Mendoza

Mendoza is by far the largest wine region in Argentina. Located on a high-altitude plateau at the edge of the Andes Mountains, the province is responsible for roughly 70 percent of Argentina's annual wine production. The French grape variety Malbec has its New World home in the vineyards of Mendoza, producing red wines of great concentration and intensity.

The province lies on the western edge of Argentina, across the Andes Mountains from Chile. While the province is large (it covers a similar area to the state of New York), its viticultural land is clustered mainly in the northern part, just south of Mendoza City. Here, the regions of Lujan de Cuyo, Maipu and the Uco Valley are home to some of the biggest names in Argentinian wine.

Mendoza's winemaking history is nearly as old as the colonial history of Argentina itself. The first vines were planted by priests of the Catholic Church's Jesuit order in the mid-16th century, borrowing agricultural techniques from the Incas and Huarpes, who had occupied the land before them. Malbec was introduced around this time by a French agronomist, Miguel Aimé Pouget.

In the 1800s, Spanish and Italian immigrants flooded into Mendoza to escape the ravages of the phylloxera louse that was devastating vineyards in Europe at the time. A boom in wine production came in 1885, when a railway line was completed between Mendoza and the country's capital city, Buenos Aires, providing a cheaper, easier way of sending wines out of the region. For most of the 20th century, the Argentinean wine industry focused almost entirely on the domestic market, and it is only in the past 25 years that a push toward quality has led to the wines of Mendoza gracing restaurant lists the world over.

Altitude is one of the most important characteristics of the Mendoza terroir. The strip of vineyard land that runs along the base of the Andes lies between 2600ft and 3900ft (800m-1200m) above sea level, and it is this altitude that moderates the hot, dry climate of the region. Warm, sunny days are followed by nights made much colder by westerly winds from the Andes. This cooling-off period slows ripening, extending the growing season and contributing rich, ripe flavours to the grapes that do not come at the expense of acidity.

Irrigation is facilitated by the rivers that cross the region, including the Mendoza itself, which runs down from the mountains. Warm, dry harvest periods mean that winemakers are able to pick their grapes according to ripeness, rather than being ruled by the vagaries of the weather. As with other New World countries, this leads to a reduction in vintage variation, as well as consistent quality from year to year. Predictable harvests also afford Mendoza's winemakers the luxury of increased control over the styles of wine they produce – a factor which has contributed to the region's international reputation.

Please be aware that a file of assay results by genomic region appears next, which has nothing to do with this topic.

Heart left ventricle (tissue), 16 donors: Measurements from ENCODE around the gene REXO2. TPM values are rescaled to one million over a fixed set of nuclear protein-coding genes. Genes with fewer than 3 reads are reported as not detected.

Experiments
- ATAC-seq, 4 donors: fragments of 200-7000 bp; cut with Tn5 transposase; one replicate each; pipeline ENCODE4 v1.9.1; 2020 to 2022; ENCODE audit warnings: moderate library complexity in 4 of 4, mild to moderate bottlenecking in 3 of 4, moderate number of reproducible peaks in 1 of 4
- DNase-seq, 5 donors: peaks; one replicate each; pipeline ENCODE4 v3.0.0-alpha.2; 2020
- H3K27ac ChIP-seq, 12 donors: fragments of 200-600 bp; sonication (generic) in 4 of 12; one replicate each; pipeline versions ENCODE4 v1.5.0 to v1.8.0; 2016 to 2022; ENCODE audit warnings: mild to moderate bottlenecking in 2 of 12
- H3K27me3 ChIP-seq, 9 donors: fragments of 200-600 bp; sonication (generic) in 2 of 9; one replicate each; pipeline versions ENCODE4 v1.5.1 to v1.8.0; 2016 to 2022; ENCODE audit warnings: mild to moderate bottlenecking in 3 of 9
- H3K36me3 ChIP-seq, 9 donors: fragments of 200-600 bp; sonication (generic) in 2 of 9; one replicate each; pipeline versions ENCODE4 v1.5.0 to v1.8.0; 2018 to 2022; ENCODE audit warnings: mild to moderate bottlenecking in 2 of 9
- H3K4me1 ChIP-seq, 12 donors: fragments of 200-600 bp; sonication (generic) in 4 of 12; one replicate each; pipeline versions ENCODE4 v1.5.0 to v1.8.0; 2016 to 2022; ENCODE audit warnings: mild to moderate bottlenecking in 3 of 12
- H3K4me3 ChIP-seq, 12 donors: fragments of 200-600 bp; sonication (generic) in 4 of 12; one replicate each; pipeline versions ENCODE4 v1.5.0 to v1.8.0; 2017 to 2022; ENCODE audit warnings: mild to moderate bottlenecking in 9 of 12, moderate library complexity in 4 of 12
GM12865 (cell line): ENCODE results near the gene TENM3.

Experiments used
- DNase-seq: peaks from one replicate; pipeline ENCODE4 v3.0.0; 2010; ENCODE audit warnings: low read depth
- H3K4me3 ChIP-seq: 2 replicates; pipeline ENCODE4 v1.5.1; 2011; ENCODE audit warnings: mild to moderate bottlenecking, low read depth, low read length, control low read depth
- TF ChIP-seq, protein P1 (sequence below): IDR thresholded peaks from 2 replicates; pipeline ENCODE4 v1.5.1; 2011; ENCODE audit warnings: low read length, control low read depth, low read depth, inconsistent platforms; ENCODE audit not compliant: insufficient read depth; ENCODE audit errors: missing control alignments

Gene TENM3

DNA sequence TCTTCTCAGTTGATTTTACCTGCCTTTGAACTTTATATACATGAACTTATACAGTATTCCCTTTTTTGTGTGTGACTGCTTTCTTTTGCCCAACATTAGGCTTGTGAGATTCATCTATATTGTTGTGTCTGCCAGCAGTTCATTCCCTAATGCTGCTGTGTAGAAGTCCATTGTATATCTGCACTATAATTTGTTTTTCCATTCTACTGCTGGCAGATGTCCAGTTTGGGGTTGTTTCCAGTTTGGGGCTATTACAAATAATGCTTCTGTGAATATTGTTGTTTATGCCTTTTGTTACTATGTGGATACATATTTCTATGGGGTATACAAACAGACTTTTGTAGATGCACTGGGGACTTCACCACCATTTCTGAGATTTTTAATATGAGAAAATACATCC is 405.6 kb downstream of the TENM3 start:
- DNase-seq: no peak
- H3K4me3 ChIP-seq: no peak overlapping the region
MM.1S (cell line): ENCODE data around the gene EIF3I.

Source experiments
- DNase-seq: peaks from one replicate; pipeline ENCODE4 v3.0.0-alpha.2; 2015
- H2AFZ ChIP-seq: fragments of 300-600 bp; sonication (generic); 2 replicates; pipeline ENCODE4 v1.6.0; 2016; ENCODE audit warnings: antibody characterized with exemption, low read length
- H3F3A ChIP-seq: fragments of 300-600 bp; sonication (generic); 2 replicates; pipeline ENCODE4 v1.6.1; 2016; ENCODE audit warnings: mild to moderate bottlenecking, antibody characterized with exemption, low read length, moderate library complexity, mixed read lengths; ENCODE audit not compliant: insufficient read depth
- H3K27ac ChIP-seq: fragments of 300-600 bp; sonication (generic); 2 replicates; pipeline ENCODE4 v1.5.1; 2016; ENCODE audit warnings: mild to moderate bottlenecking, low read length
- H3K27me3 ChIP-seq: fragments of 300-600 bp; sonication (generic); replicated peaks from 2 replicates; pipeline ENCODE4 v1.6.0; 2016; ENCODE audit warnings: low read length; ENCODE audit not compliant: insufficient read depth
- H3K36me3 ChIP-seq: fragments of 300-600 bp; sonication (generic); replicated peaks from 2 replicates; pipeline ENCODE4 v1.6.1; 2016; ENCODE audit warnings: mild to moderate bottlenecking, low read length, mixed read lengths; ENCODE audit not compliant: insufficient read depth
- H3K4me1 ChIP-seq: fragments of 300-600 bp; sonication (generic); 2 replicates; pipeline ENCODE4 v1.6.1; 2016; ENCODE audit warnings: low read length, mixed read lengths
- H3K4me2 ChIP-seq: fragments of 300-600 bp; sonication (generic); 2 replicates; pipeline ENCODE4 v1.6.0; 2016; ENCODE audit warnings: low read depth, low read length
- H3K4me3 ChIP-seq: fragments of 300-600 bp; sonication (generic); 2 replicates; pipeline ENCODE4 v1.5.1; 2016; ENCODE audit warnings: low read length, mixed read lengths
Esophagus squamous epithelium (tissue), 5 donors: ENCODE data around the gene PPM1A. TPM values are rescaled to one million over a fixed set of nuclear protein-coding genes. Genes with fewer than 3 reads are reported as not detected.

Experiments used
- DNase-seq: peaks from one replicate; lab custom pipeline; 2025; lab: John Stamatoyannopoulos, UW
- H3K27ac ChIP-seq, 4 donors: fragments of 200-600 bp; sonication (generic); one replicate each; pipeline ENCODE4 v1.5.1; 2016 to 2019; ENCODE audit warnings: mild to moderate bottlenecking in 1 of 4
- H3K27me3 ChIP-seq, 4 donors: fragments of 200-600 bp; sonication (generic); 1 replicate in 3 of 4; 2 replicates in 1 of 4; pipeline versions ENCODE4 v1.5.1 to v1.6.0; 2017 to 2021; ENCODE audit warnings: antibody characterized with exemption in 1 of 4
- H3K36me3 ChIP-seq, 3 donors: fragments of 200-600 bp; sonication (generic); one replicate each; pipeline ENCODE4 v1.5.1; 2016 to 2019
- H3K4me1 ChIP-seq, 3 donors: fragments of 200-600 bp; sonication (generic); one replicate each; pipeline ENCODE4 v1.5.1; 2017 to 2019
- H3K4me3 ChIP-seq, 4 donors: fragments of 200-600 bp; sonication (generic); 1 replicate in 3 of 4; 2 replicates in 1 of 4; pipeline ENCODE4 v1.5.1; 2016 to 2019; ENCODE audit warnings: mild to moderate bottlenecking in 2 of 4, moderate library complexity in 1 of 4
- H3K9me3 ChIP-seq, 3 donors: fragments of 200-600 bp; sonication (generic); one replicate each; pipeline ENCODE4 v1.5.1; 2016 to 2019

The soils in Mendoza are Andean in origin and have been deposited over thousands of years by the region's rivers. These rocky, sandy soils have little organic matter and are free-draining, making them dry and low in fertility. This kind of soil is perfect for viticulture – vines are forced to work hard for hydration and nutrients, and will produce small, concentrated berries in lieu of leafy foliage. The wines produced from grapes grown on these soils are often highly structured, with firm tannins, and have a distinct minerality that is often attributed to the soil.

The city of Mendoza has become one of the world's wine capitals, and enjoys a significant slice of South America's wine-tourism industry, helped along by the natural beauty of the area. The Fiesta Nacional de la Vendimia (National Harvest Festival) that is held in March to celebrate the harvest is one of the key events in Mendoza's calendar.

While Malbec is undoubtedly the star of the region, there are also extensive plantings of Cabernet Sauvignon, Chardonnay, Syrah, Torrontés and Sauvignon Blanc.
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